Court dismisses statutory misrepresentation claim against credit union board in landmark decision

For the first time, the Ontario Superior Court of Justice released a decision that considered issues of statutory misrepresentation in an offering statement under the Credit Unions and Caisses Populaires Act, 1994[1] (Act). Polla v. Croatian (Toronto) Credit Union also provides extensive guidance on issues of directors’ and officers’ liability more generally. There is very limited jurisprudence in this area, and this landmark decision is expected to provide valuable guidance to boards and insurers on risk prevention. This insight provides a high-level overview of the decision.

Facts

The plaintiff, Ferdinando Polla (Polla), invested CA1 $5 million in the Croatian Credit Union (CCU) after the struggling credit union filed an offering statement in order to raise funds.

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Khalid v 2262351 Ontario Inc.: Third party discoverability grounded in reasonability

Introduction

In negligence-based actions, defendants routinely issue third party claims for contribution and indemnity to reduce their liability exposure. As a result, the plaintiff can commence a claim believing certain defendants to have caused the plaintiff’s loss, but, after successive third party claims, learn that several other persons might have contributed to the loss. To increase the prospect of recovery, the plaintiff often moves to add these third parties as defendants, long-after the impugned act or omission took place.

In these circumstances, third parties should consider whether to oppose a motion to be added as a defendant pursuant to section 21(1) of the Limitations Act, 2002:

21 (1) If a limitation period in respect of a claim against a person has expired, the claim shall not be pursued by adding the person as a party to any existing proceeding.

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Liability pitfalls and defences for Directors and Officers under federal and provincial cannabis legislation

Introduction

On October 17, 2018, the lion’s share of the federal Cannabis Act1 and the Ontario Cannabis Act20172 took legal effect, marking the legalization of non-medical cannabis across Canada, within defined limits. Directors and officers of federal and provincial corporations in the legal cannabis sector now operate in a new and dynamic regulatory climate.

As with any regulated industry, directors and officers should apprise themselves of the legal pitfalls in the post-legalization world, and liability insurers should prepare carefully for the potential risks that might shadow the cannabis market in its early days.

At a minimum, liability insurers should consider (a) new offences to which directors and officers are exposed, (b) what procedures are in place with respect to those offences, (c) what penalties might a director or officer be liable to pay, and (d) what defences are available, if any.

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Usanovic v. Penncorp Life Insurance Co.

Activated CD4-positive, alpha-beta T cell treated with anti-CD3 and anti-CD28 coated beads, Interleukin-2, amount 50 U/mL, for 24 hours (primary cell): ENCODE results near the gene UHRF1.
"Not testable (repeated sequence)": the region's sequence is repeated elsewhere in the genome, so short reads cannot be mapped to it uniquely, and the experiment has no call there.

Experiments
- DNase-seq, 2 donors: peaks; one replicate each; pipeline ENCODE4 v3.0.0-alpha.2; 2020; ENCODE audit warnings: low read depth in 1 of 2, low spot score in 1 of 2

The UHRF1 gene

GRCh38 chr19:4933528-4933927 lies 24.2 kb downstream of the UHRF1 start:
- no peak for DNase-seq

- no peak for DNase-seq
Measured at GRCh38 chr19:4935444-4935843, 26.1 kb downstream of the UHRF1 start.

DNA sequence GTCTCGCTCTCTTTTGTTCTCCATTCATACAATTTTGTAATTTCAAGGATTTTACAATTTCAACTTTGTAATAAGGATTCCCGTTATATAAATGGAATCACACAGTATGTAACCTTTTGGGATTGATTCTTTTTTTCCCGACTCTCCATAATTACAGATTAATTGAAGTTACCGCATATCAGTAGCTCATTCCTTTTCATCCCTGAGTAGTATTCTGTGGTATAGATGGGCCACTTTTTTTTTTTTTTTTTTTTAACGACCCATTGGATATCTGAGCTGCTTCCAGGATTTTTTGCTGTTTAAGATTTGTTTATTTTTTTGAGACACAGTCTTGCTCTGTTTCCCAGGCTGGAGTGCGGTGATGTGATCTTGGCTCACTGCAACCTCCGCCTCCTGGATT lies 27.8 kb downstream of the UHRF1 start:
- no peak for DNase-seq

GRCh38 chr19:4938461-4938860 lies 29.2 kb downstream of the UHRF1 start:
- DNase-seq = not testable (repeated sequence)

Common law contract and principles require an insurer’s duty of good faith to an insured. The Ontario Court of Appeal (the “Court”) has recently confirmed that this duty does not include a general obligation to provide notice of an insured’s limitation periods and for bringing a coverage claim against the insurer.

The Court l has recently confirmed that where there is no statutory provision to the contrary, the window of time in which an individual can sue their insurer remains open for two years. In 2017, the Court held that insurance providers do not have a duty to inform insureds of pending limitation periods.

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Benefits of a well crafted release: Biancaniello v. DMCT LLP

A release is a contract that relieves one or more parties of future liability surrounding certain incidents. Parties often use releases in the context of settlements, to avoid future litigation in connection with the negotiations.

In the past, it has been uncertain how the courts will interpret the general language of standard form releases in the insurance context (i.e. it was not always clear whether broadly-worded releases would be enforceable against unforeseen claims). Recently, the Ontario Court of Appeal ( “Court”) provided some clarity on this subject. The Court held that express language is required to exclude claims that were not contemplated, provided that the language of the release is sufficiently broad.

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Defining parameters: Insurers duty to defend v. duty to indemnify

Practically every business and homeowner obtains insurance to protect themselves against losses to their property or business caused by an unforeseen event. However, sometimes when these events happen, both the insurers and insureds alike find themselves faced with the seminal question of whether such an event is covered by the insurance policy. Two most important aspects of an insurance policy when determining what is covered are: (i) The insurers duty to defend; and (ii) The insurers duty to indemnify. The duty to indemnify is the most common and known aspect of an insurance policy. This duty requires the insurer to pay for any judgment awarded to the third party against its insured, or any settlement that the parties may reach in lieu of judgment. Read more